This summary has been prepared by the Secretariat under its own responsibility. The summary is for general information only and is not intended to affect the rights and obligations of Members.
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(as cited in request for consultations)
|Request for Consultations received:|
|Panel Report circulated:||31 October 2018|
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Summary of the dispute to date
The summary below was up-to-date at
Complaint by Turkey
On 3 October 2016, Turkey requested consultations with Morocco regarding the imposition of definitive anti-dumping measures, and certain aspects of the underlying investigation, by Morocco on imports of certain hot-rolled steel from Turkey.
Turkey claimed that the measures appear to be inconsistent with:
- Articles 1, 3.1, 3.2, 3.4, 3.5, 5.10, 6.8, 6.9, 18.1 and paragraph 1, 3, 5, 6 and 7 Annex II of the Anti-Dumping Agreement; and
- Articles 3.2 and 3.3 of the Agreement on Import Licensing Procedures; and
- Articles I:1, VI, X:1, X:2, X:3(a) and XI:1 of the GATT 1994.
Panel and Appellate Body proceedings
On 12 January 2017, Turkey requested the establishment of a panel. At its meeting on 25 January 2017, the DSB deferred the establishment of a panel.
At its meeting on 20 February 2017, the DSB established a panel. China, Egypt, the European Union, India, Japan, Kazakhstan, Korea, Oman, the Russian Federation, Singapore, United Arab Emirates and the United States reserved their third-party rights.
On 8 May 2017, Turkey requested the Director-General to compose the panel. On 17 May 2017, the Director-General composed the panel.
On 12 October 2017, the Chair of the panel informed the DSB that the beginning of the panel's work had been delayed as a result of a lack of available lawyers in the Secretariat. The panel expected to issue its final report to the parties in mid-2018.
DS513 concerns a dispute between Turkey and Morocco. It relates to anti-dumping measures imposed by Morocco on certain hot-rolled steel products from Turkey.
The dispute raised novel questions regarding the issue of “material retardation of the establishment of the domestic industry”. Footnote 9 to Article 3 of the Anti-Dumping Agreement defines that “injury” of the domestic industry may take the form of “material retardation of the establishment of the domestic industry”; Article VI:6(a) of the GATT 1994 contains a similar reference. Turkey brought a number of claims in respect of Morocco's determination that the establishment of the domestic industry producing certain hot-rolled steel products in Morocco had been materially retarded as a result of dumped imports from Turkey. For jurisdictional and procedural grounds, the Panel denied making findings on Turkey's claims under footnote 9 and Article VI:6(a). It found, however, that Morocco had acted inconsistently with Article 3.1 of the Anti-Dumping Agreement in determining that the domestic industry was “unestablished” and with Articles 3.1 and 3.4 of the Anti-Dumping Agreement in evaluating whether Turkish imports had “materially retarded” that industry's establishment.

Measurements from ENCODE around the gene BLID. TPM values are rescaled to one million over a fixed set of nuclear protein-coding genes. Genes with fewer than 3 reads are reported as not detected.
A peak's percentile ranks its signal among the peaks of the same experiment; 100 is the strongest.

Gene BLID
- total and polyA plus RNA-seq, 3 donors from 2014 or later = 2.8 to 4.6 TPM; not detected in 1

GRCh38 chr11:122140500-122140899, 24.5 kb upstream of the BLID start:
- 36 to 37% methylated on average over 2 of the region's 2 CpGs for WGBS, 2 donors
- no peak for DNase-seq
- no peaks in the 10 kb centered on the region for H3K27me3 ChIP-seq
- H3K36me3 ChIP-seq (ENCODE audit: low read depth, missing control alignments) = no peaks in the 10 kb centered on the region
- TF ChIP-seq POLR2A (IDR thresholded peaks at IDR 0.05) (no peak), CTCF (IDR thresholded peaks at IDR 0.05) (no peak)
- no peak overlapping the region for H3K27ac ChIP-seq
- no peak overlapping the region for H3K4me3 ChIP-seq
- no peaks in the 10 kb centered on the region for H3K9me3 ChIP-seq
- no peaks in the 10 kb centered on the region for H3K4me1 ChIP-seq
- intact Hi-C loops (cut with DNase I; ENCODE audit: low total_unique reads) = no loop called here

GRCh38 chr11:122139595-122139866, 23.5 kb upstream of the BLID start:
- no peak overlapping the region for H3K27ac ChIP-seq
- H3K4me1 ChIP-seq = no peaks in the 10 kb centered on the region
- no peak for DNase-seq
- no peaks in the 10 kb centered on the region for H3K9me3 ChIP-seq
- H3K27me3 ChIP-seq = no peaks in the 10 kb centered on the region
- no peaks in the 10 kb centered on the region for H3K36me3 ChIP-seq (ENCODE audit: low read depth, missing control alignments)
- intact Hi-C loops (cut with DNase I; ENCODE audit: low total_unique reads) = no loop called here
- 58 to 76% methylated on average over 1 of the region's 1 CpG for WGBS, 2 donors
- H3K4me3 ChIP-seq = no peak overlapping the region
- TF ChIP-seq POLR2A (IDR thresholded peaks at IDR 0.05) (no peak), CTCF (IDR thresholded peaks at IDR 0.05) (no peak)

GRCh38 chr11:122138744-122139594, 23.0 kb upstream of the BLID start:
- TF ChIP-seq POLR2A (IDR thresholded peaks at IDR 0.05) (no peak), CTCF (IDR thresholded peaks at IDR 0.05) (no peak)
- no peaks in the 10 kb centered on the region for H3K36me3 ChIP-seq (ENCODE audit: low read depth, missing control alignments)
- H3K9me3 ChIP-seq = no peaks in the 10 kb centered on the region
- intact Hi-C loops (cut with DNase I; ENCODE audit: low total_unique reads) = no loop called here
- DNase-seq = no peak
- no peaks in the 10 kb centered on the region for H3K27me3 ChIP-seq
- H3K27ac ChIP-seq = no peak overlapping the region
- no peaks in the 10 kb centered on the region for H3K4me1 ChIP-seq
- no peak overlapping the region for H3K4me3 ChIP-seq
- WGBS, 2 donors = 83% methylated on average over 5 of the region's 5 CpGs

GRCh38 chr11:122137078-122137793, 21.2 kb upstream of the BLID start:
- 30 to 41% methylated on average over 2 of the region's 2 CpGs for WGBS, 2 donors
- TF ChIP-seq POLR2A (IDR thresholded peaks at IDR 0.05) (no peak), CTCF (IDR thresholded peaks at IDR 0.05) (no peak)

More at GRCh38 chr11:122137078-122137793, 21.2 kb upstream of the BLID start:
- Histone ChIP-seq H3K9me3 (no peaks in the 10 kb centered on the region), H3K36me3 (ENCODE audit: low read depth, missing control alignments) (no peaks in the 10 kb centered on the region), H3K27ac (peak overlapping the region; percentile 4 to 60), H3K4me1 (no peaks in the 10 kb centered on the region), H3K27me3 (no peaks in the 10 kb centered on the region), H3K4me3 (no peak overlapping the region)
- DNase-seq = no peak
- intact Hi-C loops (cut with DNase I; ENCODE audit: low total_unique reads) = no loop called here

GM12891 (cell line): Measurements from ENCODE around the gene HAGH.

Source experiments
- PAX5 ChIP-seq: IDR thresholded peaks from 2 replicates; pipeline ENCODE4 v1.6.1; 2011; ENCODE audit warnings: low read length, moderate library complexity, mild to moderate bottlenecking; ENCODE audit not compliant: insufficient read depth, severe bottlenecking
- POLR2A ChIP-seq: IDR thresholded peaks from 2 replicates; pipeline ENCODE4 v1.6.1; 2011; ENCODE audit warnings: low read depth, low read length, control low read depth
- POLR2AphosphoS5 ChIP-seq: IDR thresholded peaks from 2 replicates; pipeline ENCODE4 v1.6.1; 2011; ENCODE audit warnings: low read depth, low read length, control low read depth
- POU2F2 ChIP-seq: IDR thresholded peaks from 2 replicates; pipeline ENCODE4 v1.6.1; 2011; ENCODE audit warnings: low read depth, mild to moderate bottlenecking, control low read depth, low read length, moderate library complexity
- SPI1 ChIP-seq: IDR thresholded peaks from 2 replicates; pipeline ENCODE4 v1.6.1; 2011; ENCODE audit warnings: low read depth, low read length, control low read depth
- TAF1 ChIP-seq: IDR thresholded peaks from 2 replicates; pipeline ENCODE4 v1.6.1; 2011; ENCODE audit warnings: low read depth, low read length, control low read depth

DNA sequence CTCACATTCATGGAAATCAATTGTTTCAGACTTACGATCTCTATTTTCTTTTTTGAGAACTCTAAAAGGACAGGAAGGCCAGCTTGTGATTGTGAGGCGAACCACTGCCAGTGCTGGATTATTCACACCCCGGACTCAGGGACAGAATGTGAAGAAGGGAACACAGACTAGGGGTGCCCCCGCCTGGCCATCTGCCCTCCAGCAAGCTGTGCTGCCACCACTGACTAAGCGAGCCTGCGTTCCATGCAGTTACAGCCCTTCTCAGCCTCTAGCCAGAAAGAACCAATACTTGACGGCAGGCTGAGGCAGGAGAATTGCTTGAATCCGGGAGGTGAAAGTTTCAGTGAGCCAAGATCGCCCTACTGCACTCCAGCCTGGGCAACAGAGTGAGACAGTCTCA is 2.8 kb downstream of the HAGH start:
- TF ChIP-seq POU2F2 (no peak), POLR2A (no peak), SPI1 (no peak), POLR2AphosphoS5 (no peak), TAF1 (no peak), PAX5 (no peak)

As regards a number of Turkey's procedural claims under Articles 6.5, 6.5.1 and 6.9 of the Anti-Dumping Agreement, the Panel declined to rule for jurisdictional or procedural reasons, or it found that Turkey had not established its claim. The Panel, however, found that Morocco had acted inconsistently with Article 5.10 of the Anti-Dumping Agreement by failing to conclude the investigation within the 18-month maximum time-limit set out in that provision. It also found that Morocco had acted inconsistently with Article 6.9 by failing to inform all interested parties of certain “essential facts”.
The Panel also found that Morocco had acted inconsistently with Article 6.8 of the Anti-Dumping Agreement by rejecting the reported information and establishing the margins of dumping for the two investigated Turkish producers based on facts available. The Panel did not find it necessary to address Turkey's additional claims in this regard under paragraphs 1, 3, 5, 6, and 7 of Annex II.
The Panel declined Turkey's request that the Panel exercise its discretion under the second sentence of Article 19.1 of the DSU and suggest that Morocco immediately revoke the measures at issue.
On 20 November 2018, Morocco notified the DSB of its decision to appeal to the Appellate Body certain issues of law and legal interpretations in the panel report.
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